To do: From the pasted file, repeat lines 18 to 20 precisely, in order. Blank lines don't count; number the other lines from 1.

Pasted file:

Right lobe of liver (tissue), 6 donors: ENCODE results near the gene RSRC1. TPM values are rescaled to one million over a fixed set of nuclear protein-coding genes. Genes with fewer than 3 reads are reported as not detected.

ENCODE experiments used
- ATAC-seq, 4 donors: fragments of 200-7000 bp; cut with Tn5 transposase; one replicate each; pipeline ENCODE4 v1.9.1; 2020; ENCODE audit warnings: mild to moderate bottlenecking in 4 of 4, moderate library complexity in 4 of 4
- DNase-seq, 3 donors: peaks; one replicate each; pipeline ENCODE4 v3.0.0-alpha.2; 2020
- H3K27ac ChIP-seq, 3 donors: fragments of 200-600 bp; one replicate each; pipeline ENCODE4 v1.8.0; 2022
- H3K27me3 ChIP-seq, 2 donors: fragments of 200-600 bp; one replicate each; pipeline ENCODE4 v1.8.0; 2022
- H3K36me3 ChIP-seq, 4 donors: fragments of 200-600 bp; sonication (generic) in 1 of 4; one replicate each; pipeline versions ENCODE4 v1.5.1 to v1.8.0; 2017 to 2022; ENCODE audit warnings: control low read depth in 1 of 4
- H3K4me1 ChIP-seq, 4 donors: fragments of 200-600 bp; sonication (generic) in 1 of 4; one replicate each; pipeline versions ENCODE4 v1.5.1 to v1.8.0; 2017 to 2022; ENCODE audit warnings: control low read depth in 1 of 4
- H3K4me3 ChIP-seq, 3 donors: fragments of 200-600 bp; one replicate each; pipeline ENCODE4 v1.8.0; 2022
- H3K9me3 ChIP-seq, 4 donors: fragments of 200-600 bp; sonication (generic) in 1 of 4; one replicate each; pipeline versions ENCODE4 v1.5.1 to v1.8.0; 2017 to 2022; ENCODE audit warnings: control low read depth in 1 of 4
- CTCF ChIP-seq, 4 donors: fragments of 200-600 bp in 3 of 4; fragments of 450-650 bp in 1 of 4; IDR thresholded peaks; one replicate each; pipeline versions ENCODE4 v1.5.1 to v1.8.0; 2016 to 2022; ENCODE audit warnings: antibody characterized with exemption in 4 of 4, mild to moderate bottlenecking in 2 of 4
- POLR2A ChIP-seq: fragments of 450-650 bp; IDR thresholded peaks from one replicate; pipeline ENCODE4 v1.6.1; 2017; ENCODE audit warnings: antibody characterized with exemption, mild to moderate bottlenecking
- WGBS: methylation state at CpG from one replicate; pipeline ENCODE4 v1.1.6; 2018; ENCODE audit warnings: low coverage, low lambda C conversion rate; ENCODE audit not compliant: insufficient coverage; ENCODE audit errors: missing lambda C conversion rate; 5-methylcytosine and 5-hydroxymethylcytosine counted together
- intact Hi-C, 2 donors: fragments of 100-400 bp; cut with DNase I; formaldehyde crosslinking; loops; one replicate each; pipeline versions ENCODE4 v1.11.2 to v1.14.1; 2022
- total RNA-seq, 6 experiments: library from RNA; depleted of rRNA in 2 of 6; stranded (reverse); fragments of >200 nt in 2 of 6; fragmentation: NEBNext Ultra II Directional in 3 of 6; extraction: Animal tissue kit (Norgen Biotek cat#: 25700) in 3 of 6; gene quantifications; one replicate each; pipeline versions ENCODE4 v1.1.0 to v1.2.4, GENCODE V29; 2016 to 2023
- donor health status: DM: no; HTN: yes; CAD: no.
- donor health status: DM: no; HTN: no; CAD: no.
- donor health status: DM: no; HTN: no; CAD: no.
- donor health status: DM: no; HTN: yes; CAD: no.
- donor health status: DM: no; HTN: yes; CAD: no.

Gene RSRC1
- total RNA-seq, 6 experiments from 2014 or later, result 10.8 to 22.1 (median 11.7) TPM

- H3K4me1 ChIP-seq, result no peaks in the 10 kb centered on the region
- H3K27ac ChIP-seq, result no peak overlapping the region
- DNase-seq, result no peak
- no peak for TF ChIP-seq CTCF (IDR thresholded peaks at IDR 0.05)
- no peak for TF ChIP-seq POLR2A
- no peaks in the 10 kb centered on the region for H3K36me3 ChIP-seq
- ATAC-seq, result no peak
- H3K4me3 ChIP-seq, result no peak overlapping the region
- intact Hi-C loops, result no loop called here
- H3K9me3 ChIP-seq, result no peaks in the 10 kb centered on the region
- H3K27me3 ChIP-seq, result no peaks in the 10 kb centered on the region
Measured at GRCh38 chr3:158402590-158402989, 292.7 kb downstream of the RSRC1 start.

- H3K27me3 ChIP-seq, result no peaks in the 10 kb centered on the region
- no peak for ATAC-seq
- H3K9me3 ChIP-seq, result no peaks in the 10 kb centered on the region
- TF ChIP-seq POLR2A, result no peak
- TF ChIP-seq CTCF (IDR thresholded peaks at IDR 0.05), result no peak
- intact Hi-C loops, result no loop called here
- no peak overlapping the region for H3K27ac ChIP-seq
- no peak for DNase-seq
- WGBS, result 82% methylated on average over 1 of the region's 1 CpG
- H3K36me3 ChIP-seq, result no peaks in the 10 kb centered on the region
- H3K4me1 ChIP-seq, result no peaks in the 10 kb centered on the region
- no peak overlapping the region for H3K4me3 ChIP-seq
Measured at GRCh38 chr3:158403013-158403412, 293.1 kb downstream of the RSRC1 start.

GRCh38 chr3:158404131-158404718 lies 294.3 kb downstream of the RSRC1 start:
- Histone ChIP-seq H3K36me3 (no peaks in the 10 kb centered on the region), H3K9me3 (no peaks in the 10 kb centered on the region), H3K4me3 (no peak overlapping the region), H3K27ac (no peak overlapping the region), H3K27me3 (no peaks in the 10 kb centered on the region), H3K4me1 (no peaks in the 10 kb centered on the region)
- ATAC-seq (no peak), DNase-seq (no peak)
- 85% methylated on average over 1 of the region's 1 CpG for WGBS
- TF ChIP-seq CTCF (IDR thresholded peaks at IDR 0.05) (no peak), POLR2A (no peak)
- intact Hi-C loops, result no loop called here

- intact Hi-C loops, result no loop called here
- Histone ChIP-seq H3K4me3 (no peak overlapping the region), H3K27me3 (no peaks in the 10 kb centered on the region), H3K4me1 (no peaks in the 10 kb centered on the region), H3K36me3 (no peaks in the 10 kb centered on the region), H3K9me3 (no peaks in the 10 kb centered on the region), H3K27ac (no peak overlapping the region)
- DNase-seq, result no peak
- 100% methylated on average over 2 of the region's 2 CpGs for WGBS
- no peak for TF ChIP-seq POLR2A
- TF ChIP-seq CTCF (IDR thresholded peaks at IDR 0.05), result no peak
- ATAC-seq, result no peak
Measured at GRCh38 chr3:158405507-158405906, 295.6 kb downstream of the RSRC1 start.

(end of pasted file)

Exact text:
- donor health status: DM: no; HTN: no; CAD: no.
- donor health status: DM: no; HTN: yes; CAD: no.
- donor health status: DM: no; HTN: yes; CAD: no.